“In the name of innovation”: Two new investigative reports published by Corporate Europe Observatory

Corporate Europe Observatory recently published two investigative reports on how industry controls EU research funding. In the name of innovation, industry lobby groups have managed to control the use of €3.6 billion in EU public funds for health and climate research and innovation. They did so through two public-private partnerships, at the expense of the public interest.

Read the reports:

  • More private than public: the ways Big Pharma dominates the Innovative Medicines Initiative, on the Innovative Medicines Joint Undertaking (IMI)
  • Research and destroy: the factories of the industrial bioeconomy threaten the climate and biodiversity, on the Bio-Based Industries Joint Undertaking (BBI)

What happened?
The overwhelming majority of the projects, the structure and mechanisms of these public-private partnerships (‘Joint Undertakings’) show that participating companies are controlling the partnerships’ priorities and the use of public EU money for their own direct benefit. This is both the result of these companies sometimes abusing the partnership and a logical consequence of the way these partnerships were set up. There are seven Joint Undertakings funded between 2014 and 2020, with more than €7 billion paid by taxpayers.

The BBI is a public-private partnership to help build a ‘sustainable low-carbon economy’. It consists of lobby groups representing the agribusiness, forestry, biotechnology, chemical, and fossil fuel industries on the one hand, and the European Commission’s DG Research & Innovation on the other. This partnership was established to last 10 years in 2014. During this time, the public sector contributed €975 million while the private sector mostly brought in-kind resources. Industry defined the overall research priorities and drafted every annual work plan. The main purpose of BBI is to build ‘biorefineries’ and develop new technologies to process unlimited quantities of biomass extracted from forests and soils, threatening their role as carbon sinks, and their provision of biodiversity and food.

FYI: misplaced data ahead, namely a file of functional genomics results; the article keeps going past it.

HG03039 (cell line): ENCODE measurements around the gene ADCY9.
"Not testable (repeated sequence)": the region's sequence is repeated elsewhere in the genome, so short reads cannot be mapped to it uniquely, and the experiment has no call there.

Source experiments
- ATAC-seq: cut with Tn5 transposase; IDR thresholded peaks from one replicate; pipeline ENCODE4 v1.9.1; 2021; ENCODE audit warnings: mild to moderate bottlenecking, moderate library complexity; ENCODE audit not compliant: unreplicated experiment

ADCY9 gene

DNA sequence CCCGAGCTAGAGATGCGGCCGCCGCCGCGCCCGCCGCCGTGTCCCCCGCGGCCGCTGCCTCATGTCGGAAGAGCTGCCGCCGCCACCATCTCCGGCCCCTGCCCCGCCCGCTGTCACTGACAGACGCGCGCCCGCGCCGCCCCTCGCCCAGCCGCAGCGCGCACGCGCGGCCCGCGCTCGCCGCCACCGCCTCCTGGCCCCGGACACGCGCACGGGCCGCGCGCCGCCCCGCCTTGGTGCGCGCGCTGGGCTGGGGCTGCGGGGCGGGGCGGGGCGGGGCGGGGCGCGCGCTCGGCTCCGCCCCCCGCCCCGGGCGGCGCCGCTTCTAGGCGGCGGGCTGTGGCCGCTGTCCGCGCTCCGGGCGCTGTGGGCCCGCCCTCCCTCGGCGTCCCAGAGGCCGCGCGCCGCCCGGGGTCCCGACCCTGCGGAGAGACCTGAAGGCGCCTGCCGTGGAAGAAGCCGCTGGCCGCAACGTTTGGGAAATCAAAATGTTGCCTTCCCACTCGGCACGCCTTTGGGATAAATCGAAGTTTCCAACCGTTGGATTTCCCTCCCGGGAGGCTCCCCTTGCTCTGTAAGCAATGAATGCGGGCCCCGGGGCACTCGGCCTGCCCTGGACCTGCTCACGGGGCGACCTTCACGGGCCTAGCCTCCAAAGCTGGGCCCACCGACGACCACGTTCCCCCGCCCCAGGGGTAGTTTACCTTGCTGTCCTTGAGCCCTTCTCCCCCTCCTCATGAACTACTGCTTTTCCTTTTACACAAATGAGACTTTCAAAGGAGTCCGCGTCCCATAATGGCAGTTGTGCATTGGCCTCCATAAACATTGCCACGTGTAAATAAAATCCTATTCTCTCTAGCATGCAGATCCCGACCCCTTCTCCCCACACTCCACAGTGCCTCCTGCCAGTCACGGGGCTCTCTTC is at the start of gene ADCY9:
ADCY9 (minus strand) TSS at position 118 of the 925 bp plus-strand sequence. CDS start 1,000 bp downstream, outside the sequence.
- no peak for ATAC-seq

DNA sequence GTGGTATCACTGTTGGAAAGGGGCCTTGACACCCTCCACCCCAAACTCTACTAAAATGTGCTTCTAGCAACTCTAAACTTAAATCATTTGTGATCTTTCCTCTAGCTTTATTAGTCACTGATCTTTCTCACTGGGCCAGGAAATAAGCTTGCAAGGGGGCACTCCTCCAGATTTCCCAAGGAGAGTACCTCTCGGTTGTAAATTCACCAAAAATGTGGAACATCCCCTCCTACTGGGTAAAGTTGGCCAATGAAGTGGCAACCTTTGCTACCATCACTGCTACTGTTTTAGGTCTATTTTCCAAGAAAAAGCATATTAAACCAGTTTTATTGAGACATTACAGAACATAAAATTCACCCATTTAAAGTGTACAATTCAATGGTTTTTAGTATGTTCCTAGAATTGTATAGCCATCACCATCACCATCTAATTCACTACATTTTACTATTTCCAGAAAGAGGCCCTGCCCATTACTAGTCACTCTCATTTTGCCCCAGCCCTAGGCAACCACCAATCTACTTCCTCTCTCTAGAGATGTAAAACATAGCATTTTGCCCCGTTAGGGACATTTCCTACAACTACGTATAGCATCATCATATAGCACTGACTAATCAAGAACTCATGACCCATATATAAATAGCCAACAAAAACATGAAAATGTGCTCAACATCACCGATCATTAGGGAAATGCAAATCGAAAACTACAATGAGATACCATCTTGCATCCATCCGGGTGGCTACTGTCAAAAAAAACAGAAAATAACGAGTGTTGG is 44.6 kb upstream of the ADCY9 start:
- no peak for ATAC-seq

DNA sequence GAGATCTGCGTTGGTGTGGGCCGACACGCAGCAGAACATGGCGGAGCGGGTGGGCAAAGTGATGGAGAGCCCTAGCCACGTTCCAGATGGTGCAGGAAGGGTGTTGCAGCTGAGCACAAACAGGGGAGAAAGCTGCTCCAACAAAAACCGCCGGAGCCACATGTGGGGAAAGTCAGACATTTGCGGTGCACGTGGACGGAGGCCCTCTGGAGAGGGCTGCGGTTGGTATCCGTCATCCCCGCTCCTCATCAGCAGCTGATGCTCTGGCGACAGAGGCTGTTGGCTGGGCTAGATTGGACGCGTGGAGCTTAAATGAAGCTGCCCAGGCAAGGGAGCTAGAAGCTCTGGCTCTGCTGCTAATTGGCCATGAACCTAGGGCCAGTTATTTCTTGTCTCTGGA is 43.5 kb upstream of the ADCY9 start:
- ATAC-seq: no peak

Why is it important to prevent this from happening again?
Public research funding is a precious, strategic and societal investment in knowledge production for tomorrow, and at a time of overlapping crises – from Covid-19 to climate change – it is more important than ever that EU research policy receives the political attention and debates it deserves. These lobby groups have prevented these partnerships from meaningfully investing into research projects addressing societal challenges such as epidemic preparedness and viable climate solutions, and mostly made them fund their own commercially profitable research projects instead.

Now is a crucial time to make sure these partnerships are not renewed in a comparable form in the next EU budget. Public health and sustainability are fundamental issues that require a research & innovation policy delivering knowledge and results for all, not just profits for a few. Next to EU and national caps for total agricultural and forestry biomass production and uses and to phasing out incentives for biomass and fossil fuel use, sustainable farming practices such as organic should be supported, and investments in public research and locally embedded innovation in sustainable agriculture are needed.

Read more in the article ‘In the name of innovation: Industry controls billions of EU research funding, de-prioritises he public interest’ on Corporate Europe Observatory’s website.

© Corporate Europe Observatory

© Corporate Europe Observatory

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